Risk on Greek debt keeps rising

Greek bondsfell to a fresh record low yesterday, reflecting plummeting investor confidence in the country managing its fiscal woes, after the Finance Ministry denied press reports that it was about to sell a chunk of government debt to China. The ministry denied a report published in the UK’s Financial Times saying that the government had chosen investment bank Goldman Sachs to sell up to 25 billion euros of Greek bonds to China but reiterated plans for an investor roadshow in Asia. Greek government bond prices tumbled in response to the denial. Traders have been hoping that a major deal with China could help to get Athens through its worst finicial crisis in decades as some 20 billion euros of Greek sovereign bonds come due in April and May. «There is no explicit or implicit agreement of the Greek government regarding the purchase of Greek bonds or Greek assets by investment funds in China or elsewhere,» the Finance Ministry said in a statement. «There is no mandate to an investment bank to negotiate in this direction on behalf of the Greek government.» The spread of the 10-year Greek bond yield over German Bunds, a measure of the risk investors see in holding Greek debt, ballooned 50 basis points to 361 bps – its highest level since Greece adopted the euro currency in 2001. Goldman Sachs declined to comment on whether it was targeting Chinese investors with Greek debt. A source familiar with the situation said that while Goldman was keen to do further business with Greece, there was no project under way to place debt specifically with Chinese investors. The cost of insuring Greece’s sovereign debt against default also rose to 350,500 euros per 10 million euros of exposure, edging close to an intra-day peak around 358,000 euros set on January 21, according to five-year credit default swap prices from CMA Datavision. The cost was up from 324,800 euros at the New York close on Tuesday. Spain may pose bigger threat to eurozone New York University professor Nouriel Roubini said he’s never been more pessimistic about the future of the European monetary union, saying Spain poses a looming threat to the euro region holding together. «Down the line, not this year or two years from now, we could have a breakup of the monetary union,» Roubini told Bloomberg. «It’s a rising risk.» Economies including Spain and Greece are threatened by fiscal imbalances and declining competitiveness, Roubini said. Membership in the eurozone means they can no longer devalue the currency to export their way out of recession, he added. Roubini said that for all the focus on Greece, Spain may eventually pose a bigger threat to the eurozone because it’s the region’s fourth-largest economy and has higher unemployment and weaker banks. Spain’s jobless rate is more than 19 percent, almost twice the EU average. «If Greece goes under, that’s a problem for the eurozone,» he said. «If Spain goes under, it’s a disaster.» Bankruptcy talk rejected As Greek bonds continued to take a beating yesterday, Luxembourg’s Jean-Claude Juncker, who leads the group of euro-area finance ministers, said there is no risk of the Greek state going bankrupt. «The risk of a bankruptcy in Greece doesn’t exist,» Juncker said at an event in Luxembourg yesterday. «It’s a hypothesis I totally exclude. Greece must know and does know that it has to make very serious consolidation efforts of its public finances, which it is doing,» he said. «I object to two eventualities that won’t happen: a state bankruptcy of Greece and an exit from the eurozone [that is] based on an absurd theory,» Juncker said. Meanwhile, billionaire investor George Soros said in Davos, Switzerland, that while Greece’s fiscal crisis is highlighting weaknesses in the euro region’s political structure, there is a «strong force» holding the bloc together.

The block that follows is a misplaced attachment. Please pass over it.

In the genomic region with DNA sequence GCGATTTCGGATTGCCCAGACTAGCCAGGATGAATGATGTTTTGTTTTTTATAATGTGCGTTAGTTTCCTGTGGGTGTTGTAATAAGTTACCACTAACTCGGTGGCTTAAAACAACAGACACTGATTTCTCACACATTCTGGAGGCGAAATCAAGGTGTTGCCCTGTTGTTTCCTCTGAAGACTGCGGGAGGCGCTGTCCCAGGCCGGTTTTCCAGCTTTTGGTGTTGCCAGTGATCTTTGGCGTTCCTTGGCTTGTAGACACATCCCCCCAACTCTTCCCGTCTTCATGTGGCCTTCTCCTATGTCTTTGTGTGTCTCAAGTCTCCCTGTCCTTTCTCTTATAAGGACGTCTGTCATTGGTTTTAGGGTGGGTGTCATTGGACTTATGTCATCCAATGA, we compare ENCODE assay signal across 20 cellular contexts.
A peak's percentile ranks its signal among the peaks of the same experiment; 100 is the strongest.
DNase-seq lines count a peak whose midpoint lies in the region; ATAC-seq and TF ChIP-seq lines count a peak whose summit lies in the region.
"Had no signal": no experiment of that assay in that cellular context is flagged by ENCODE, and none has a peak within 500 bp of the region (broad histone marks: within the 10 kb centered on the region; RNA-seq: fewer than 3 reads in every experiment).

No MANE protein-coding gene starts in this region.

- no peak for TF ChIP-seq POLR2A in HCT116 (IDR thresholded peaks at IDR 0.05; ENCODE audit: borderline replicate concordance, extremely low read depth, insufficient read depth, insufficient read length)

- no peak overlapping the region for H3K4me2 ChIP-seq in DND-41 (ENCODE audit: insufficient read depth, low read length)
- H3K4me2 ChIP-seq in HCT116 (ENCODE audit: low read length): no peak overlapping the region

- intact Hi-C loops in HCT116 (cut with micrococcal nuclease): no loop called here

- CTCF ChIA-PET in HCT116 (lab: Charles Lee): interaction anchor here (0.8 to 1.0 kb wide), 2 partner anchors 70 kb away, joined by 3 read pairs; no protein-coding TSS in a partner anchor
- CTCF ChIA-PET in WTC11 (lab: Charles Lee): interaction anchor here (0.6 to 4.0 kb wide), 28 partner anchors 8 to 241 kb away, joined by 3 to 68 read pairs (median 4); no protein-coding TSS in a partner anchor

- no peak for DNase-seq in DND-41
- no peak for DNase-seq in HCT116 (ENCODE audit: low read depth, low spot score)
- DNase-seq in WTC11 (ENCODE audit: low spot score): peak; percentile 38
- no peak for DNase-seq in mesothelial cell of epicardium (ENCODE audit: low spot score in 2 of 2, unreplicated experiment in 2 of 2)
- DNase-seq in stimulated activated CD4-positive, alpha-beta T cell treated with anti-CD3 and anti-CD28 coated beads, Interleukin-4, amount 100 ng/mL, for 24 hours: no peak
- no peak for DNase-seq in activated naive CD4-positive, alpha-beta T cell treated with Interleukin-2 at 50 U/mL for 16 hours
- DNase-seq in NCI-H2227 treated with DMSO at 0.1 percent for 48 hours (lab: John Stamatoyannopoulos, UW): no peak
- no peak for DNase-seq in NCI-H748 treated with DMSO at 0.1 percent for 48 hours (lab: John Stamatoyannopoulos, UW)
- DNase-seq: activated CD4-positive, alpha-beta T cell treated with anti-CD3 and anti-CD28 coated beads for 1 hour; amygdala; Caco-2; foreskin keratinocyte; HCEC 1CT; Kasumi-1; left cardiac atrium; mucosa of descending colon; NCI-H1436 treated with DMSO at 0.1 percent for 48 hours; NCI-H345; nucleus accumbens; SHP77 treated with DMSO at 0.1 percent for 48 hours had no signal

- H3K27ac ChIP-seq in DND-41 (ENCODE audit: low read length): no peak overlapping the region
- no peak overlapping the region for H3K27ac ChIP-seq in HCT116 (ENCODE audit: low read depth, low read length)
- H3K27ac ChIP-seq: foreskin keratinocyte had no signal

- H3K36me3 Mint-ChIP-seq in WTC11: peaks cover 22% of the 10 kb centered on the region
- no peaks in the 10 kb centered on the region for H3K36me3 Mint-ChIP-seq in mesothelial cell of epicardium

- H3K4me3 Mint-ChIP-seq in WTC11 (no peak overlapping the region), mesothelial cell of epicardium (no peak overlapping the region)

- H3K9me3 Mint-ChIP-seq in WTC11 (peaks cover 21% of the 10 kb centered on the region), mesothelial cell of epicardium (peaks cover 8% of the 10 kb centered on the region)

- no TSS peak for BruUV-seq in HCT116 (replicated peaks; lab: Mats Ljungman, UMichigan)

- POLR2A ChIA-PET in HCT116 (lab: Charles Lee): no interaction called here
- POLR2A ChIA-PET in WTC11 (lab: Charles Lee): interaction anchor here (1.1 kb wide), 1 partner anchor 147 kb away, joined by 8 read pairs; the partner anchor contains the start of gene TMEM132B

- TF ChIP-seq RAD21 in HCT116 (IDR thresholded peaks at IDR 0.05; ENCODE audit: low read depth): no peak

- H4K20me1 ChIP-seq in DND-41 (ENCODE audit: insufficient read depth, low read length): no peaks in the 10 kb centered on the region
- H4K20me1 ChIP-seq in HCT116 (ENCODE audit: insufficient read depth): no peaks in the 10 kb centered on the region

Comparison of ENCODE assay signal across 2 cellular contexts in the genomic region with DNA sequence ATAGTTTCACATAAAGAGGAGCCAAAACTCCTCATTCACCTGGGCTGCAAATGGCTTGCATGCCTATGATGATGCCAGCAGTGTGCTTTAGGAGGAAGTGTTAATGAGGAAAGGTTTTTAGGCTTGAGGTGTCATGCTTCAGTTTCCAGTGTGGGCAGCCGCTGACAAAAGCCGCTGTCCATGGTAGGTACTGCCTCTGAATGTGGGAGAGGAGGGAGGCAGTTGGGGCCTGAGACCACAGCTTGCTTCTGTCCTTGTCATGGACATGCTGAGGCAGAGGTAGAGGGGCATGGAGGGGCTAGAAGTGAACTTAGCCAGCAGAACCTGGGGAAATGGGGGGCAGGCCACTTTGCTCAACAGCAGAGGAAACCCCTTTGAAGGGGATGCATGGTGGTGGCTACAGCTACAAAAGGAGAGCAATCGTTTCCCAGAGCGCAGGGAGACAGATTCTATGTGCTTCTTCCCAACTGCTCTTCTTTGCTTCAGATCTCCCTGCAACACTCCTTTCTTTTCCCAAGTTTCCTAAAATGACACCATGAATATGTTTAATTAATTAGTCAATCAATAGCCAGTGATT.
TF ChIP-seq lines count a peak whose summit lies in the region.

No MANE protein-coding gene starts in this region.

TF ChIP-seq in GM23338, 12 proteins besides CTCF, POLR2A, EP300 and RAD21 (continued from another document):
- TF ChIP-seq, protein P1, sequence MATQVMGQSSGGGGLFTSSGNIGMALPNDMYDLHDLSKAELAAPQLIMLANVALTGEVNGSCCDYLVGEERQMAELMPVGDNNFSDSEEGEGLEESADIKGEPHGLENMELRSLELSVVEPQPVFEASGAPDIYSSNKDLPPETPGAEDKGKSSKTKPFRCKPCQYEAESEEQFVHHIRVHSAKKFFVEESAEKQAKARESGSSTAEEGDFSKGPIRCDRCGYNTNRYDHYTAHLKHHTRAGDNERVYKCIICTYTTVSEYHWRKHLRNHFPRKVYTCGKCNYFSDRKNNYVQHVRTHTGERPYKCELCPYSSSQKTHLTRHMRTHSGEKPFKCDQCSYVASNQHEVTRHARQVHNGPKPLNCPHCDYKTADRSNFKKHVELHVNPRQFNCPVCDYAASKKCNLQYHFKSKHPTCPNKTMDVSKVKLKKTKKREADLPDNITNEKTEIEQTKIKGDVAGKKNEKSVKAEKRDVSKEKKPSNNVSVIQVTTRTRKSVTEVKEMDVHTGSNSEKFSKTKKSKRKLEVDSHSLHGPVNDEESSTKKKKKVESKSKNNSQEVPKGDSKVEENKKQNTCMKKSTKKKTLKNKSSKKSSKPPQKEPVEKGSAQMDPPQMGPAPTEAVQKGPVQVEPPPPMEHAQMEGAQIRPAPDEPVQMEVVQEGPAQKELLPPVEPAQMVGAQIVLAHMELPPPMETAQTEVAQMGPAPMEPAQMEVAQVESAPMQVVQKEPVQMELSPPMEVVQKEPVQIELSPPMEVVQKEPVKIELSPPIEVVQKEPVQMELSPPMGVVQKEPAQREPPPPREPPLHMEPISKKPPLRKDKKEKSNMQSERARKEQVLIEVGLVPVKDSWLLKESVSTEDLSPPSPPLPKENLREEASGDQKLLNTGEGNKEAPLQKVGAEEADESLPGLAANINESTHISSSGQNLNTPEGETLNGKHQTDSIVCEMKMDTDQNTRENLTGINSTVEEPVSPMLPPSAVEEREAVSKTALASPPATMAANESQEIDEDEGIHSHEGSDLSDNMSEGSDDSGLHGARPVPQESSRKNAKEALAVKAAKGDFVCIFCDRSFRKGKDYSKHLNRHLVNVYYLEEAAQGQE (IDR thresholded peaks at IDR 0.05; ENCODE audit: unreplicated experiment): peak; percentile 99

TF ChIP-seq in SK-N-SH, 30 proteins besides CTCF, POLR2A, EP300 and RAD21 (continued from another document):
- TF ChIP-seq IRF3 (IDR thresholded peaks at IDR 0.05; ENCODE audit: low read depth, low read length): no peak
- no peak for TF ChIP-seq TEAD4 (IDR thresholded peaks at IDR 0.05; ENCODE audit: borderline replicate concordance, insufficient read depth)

Subscribe to our Newsletters

Enter your information below to receive our weekly newsletters with the latest insights, opinion pieces and current events straight to your inbox.

By signing up you are agreeing to our Terms of Service and Privacy Policy.